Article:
Gothic Council Rules on Halloween Costumes
There's a pretty sharp divide between goths over Halloween. While all of us can agree on the sanctity of the holiday, and many can trace our current interests back to an obsession with the 31st of October and all the hoopla that surrounds it, the actual mode of celebration is hotly debated.
Some believe that Halloween belongs to us, since black and skulls and spiders are things we adorn ourselves with all year long anyway. Therefore we don't dress up in costumes so much as just wear the finest of what we already own. Others, and we're included in this category, believe that we owe it to the holiday to craft an amazing non-goth costume to shine in.
Which is the real eel though? To answer that we summoned the Gothic Council. Joing us this week is fashion designer Batty, blogger at Night's Plutonian Shore Sarah Fanning, living historian Morrighanne Burns, stylist Carol Dauemer, webmistress of Morticia's Morgue Becky Plexco, our EBM activitist Jason Hebert, doll maker Ugly Shyla, co-founder of the Age of Decay festival Alethea Carr, and DJ Martin Oldgoth
Gothtopia: How do you feel about goths who dress in their usual garb on Halloween? Are they phoning it in?
Batty: I don't think they are phoning it in. For a lot of goths it's probably easier, and cheaper to "shop your own closet" for Halloween. While I always dress more fancy for Halloween or in some sort of period style ball gown, it's never really a specific costume, it's just a fancier version of my normal dress. However I think it's also fun to dress in specific costumes, I don't think there should be rules for Halloween for goths or norms. However, I do find it irritating that "that guy that dresses like a giant joint or a lewd piece of male anatomy" is the one that wins costume contests every year. I think goths should have our own category, because really we win, hands down.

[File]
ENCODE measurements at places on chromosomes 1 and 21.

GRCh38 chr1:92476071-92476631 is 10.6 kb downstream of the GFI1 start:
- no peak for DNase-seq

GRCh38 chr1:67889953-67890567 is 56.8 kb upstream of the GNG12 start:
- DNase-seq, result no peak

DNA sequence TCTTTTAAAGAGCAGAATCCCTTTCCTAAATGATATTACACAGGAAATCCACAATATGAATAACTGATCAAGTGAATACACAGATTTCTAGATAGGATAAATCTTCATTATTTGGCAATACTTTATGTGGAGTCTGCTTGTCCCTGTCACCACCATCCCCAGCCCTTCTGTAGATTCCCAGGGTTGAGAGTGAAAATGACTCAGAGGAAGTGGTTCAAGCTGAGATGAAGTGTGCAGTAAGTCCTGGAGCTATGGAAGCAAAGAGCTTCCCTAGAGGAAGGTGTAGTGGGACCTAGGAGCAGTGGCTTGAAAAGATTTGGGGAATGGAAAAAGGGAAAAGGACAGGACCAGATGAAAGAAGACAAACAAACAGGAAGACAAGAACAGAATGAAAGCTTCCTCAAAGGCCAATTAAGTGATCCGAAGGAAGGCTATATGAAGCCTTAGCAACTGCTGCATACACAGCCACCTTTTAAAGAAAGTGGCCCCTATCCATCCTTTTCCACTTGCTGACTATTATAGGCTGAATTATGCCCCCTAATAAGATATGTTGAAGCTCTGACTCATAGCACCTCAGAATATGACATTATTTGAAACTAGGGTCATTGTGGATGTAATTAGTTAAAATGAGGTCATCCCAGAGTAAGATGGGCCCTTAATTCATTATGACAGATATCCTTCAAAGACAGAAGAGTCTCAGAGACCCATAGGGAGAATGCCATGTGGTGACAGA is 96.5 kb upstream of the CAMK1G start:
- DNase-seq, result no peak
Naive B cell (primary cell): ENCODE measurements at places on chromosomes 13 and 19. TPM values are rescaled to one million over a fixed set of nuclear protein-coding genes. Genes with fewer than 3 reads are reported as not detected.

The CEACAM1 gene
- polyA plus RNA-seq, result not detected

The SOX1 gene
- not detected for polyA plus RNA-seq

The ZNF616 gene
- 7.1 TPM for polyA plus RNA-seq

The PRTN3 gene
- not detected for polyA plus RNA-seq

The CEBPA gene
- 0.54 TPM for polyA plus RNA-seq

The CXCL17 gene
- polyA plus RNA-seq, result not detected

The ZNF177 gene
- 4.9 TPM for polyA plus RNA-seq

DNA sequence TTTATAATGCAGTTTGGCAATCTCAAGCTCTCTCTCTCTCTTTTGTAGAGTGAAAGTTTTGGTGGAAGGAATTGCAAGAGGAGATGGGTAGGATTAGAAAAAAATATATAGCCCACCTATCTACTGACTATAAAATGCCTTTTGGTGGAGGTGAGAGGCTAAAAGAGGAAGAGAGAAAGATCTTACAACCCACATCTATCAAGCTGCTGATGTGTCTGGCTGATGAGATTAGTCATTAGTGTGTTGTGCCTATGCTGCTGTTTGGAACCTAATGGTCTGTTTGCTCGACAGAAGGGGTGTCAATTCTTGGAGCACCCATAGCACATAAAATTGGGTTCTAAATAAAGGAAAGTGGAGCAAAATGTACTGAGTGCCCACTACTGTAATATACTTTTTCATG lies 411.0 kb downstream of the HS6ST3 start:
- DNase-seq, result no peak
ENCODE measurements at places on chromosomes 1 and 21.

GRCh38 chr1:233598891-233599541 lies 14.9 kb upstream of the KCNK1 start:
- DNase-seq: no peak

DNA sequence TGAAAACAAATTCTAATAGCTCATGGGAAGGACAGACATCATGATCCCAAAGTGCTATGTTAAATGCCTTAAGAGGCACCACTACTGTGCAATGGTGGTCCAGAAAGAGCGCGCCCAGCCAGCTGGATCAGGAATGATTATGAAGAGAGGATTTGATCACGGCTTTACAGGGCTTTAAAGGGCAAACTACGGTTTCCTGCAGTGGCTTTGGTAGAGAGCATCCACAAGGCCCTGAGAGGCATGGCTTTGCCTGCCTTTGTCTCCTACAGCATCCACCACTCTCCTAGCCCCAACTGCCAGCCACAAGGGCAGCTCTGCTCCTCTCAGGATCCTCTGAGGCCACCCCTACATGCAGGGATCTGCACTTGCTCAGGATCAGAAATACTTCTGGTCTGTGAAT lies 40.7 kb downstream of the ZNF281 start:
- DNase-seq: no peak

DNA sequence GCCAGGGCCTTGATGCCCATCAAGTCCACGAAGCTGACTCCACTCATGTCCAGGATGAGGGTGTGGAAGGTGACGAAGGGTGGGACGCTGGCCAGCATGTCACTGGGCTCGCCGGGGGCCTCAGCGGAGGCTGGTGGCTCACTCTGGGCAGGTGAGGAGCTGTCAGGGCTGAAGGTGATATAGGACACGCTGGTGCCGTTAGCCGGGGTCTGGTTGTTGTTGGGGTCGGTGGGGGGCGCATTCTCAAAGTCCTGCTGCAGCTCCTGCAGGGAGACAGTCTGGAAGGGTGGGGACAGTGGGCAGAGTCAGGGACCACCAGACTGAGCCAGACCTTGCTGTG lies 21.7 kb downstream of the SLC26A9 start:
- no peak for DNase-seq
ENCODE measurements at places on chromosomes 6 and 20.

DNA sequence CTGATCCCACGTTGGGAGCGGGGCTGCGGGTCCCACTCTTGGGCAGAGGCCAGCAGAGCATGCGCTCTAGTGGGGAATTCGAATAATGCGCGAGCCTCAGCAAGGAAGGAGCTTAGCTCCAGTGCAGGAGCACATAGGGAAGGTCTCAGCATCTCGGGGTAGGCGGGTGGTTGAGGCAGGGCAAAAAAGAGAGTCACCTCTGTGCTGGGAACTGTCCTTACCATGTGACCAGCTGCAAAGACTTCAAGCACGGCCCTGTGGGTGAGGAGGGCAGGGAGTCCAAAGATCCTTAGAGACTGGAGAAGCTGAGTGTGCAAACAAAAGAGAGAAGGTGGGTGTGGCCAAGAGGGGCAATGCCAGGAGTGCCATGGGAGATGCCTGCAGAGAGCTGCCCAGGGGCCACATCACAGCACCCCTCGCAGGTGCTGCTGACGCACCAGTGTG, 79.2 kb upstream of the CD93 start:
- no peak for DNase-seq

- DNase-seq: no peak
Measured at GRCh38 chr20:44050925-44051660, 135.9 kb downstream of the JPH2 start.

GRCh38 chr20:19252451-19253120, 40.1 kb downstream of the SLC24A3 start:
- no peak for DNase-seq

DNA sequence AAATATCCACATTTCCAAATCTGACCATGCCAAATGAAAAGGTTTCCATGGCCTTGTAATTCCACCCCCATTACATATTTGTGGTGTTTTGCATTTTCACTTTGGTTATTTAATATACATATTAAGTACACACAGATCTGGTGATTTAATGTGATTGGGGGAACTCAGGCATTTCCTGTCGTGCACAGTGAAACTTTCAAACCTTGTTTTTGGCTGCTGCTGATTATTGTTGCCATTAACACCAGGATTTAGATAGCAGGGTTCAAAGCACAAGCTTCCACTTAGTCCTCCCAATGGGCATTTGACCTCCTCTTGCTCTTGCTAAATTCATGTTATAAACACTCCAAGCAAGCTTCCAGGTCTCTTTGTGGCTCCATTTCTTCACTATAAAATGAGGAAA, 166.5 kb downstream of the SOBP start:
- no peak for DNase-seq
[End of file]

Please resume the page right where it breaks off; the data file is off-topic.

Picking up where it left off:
Sarah Fanning: Not only is it easier and cheaper, the stuff we have in our wardrobes is of better quality than the garbage sold as costumes. Besides Halloween may as well be Goth's day. And as such we should be ourselves exactly as we are and celebrate it; just like moms celebrate their parent status on Mother's Day.
Batty and Toby Rider
Morrighanne Burns: Scotland and some parts of Ireland have celebrated Halloween for a very long time. We're probably a bit less commercial than the United States but it's slowly getting there. Trick or treat is called guising here, a play on being in disguise. I usually dress as something completely hideous for Halloween, for me that is anti-goth so this year I'll be wearing bad fake tan and nasty clothes. When it comes to themed events, goths can use their wardrobes or fabulous creative skills (like Batty) to make beautiful outfits, sadly Halloween for the masses is about tatt and tacky. Thank goodness for club nights and decent venues where like-minded folk can appreciate brocade from nylon.